North Carolina’s Opioid Crisis is Hitting Indigenous People Twice As Hard

Shawna Priest, a member of the Jamestown S'Klallam Tribe in Washington state, sits in the child-care area of the Jamestown Healing Clinic where she works as a medical assistant. Her son and daughter have struggled with opioid addiction. (Image via AP Photo/Ted S. Warren)

By Sarah Ovaska

February 10, 2022

As North Carolina’s opioid epidemic continues, Indigenous communities are seeing the number of overdoses soar. 

Native communities are among those most devastated by North Carolina’s increasingly deadly opioid epidemic

Native Americans are overdosing at more than twice the rate of their white, Black and Latino counterparts in the state, data from the NC Department of Health and Human Services shows.

For example, 75 in 100,000 Indigenous people overdosed in 2020, compared to 33 in every 100,000 white people, 25 in every 100,00 Black people and 10 in every 100,000 Latinx North Carolinians, according to data from the NC Department of Health and Human Services.

Overdose deaths have been growing at alarming rates during the last two years of the pandemic, with preliminary data from the CDC showing that overdoses in the first half of 2021 were among the worst yet in North Carolina and the nation. The disproportionate toll on Native communities has been felt elsewhere in the nation as well. Earlier this month, more than 500 Native tribes, including NC’s Eastern Band of the Cherokee Indians, reached a tentative $590 million settlement with Johnson & Johnson and three drug distributers over the opioid epidemic.

Overdose rates among NC’s Native American (AI/AN) have risen rapidly. Source: NC DHHS Opioid Dashboard

Isolation and uncertainty as the COVID pandemic continues may be further fueling the crisis among North Carolina’s Indigenous residents.

“The problem is getting much worse,” Erica Locklear of the Lumbee tribe’s Medication-Assisted Treatment told NC Health News, in a report published this week.

Locklear explained that COVID-19 may have played a role: “When COVID first started, I don’t know if it was a fear factor or what, but things were getting a bit better. Then, after the first couple of months, the overdose rates just skyrocketed.”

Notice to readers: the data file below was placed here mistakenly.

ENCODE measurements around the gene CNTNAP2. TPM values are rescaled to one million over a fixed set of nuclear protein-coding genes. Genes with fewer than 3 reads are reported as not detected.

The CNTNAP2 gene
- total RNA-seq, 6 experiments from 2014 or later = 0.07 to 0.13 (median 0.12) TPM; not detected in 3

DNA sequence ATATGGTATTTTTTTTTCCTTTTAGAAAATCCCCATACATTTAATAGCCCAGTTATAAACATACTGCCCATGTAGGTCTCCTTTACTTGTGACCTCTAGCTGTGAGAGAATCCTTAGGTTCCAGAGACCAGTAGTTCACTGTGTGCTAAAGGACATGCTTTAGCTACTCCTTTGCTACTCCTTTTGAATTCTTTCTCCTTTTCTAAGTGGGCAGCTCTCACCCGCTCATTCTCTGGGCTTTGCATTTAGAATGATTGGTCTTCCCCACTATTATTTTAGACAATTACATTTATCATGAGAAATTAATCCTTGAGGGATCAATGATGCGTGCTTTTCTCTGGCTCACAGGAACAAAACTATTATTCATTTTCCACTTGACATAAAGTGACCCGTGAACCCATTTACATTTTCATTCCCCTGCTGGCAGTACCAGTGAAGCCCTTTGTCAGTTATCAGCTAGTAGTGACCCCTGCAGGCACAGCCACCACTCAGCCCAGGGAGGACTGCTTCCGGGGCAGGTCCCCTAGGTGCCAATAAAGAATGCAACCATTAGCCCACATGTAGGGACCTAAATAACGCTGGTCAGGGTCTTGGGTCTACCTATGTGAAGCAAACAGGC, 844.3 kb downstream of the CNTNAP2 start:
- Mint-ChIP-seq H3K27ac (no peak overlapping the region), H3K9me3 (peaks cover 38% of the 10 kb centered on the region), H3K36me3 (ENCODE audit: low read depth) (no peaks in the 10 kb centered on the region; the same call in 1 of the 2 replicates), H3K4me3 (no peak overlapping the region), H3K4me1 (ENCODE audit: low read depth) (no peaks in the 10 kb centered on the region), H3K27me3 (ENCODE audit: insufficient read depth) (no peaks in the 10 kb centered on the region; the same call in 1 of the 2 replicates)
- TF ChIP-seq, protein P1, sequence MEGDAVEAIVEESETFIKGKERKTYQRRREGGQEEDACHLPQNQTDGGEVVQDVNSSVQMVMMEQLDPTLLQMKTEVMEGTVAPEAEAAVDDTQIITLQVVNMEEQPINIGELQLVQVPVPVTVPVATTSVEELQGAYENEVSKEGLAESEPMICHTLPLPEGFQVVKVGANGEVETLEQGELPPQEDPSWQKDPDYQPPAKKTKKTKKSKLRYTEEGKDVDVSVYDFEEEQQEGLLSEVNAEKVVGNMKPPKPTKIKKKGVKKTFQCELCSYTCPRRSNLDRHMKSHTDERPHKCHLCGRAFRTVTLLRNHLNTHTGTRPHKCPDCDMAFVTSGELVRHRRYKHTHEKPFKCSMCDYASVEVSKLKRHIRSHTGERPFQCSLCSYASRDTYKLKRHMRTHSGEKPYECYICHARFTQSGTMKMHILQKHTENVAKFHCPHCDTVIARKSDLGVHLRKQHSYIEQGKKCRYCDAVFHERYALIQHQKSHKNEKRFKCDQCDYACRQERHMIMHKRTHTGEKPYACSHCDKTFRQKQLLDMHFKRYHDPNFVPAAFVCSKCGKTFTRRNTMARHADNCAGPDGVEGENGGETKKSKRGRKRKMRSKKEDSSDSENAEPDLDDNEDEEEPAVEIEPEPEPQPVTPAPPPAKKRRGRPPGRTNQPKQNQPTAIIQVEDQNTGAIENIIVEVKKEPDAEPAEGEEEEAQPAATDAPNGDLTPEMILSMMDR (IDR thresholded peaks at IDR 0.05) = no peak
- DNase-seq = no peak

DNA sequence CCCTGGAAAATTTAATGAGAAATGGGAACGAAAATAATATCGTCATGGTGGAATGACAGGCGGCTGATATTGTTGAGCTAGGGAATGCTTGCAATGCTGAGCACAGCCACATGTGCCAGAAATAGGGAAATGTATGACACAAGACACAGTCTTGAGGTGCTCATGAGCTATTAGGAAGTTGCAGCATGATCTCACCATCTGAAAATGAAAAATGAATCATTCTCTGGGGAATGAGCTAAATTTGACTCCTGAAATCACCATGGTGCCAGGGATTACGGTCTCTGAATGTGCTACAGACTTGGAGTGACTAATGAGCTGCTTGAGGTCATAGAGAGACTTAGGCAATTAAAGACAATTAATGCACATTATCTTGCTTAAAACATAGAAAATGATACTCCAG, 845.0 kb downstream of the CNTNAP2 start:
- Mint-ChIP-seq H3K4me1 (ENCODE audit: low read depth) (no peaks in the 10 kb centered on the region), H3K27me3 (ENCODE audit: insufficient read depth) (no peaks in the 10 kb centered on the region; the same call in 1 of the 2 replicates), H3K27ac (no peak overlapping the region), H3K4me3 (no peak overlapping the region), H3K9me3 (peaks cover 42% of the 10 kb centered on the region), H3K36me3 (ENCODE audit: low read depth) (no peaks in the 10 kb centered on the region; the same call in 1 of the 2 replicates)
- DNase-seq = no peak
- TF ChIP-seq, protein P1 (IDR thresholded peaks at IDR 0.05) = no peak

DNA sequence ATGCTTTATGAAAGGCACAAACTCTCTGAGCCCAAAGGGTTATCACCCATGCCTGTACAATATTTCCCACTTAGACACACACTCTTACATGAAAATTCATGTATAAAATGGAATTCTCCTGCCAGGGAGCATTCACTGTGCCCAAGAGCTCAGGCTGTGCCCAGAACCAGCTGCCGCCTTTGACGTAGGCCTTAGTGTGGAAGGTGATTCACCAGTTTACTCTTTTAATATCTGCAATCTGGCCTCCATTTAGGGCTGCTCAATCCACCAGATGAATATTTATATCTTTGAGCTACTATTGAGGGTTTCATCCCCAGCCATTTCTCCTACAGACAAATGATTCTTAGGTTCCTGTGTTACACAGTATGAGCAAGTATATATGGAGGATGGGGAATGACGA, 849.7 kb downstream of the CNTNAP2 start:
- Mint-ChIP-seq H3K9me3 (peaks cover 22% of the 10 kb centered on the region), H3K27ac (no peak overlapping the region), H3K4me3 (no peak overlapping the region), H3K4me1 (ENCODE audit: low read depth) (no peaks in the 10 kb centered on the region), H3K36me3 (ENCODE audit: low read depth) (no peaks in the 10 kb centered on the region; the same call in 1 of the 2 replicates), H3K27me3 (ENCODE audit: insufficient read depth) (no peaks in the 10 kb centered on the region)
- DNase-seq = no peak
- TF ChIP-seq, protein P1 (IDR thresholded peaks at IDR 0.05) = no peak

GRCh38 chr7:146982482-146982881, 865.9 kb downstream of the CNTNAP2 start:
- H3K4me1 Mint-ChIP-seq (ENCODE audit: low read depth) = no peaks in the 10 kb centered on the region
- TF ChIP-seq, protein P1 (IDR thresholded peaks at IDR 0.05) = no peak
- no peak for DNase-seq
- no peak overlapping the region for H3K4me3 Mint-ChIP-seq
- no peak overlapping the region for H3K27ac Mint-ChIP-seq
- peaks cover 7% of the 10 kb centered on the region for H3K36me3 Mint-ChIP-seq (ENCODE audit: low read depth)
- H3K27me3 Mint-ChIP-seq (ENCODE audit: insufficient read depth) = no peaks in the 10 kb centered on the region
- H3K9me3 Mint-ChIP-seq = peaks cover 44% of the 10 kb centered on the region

Barriers to Help 

Substance abuse treatment can be costly and difficult to obtain, especially for those without health insurance. North Carolina is among the 12 states that hasn’t taken federal dollars to expand the state’s Medicaid program to the working poor. Doing so, advocates say, could give those suffering from addiction access to life-saving treatments.  

Opioid addiction – which can include abuse of prescription painkillers as well as illicit drugs like heroin and fentanyl – has hit the nation’s rural areas particularly hard. And that may be part of the reason why North Carolinas’ Native population is suffering so much, given that the eight state-recognized tribes are all located in less populated areas of the state.

North Carolina has the largest Native population east of the Mississippi, with eight tribes recognized by the state: the Coharie, the Eastern Band of Cherokee Indians, the Haliwa-Saponi, the Lumbee Tribe of North Carolina, the Meherrin, the Sappony, the Occaneechi Band of the Saponi Nation, and the Waccamaw Siouan. The Eastern Band of Cherokee Indians in North Carolina’s Smoky Mountains is the only tribe with federal recognition.

The Lumbee, centered in the southeastern part of the state in Robeson County, is the largest tribe, and has been locked in a decades-long fight to gain federal recognition. Federal recognition would send more resources to tribal members.

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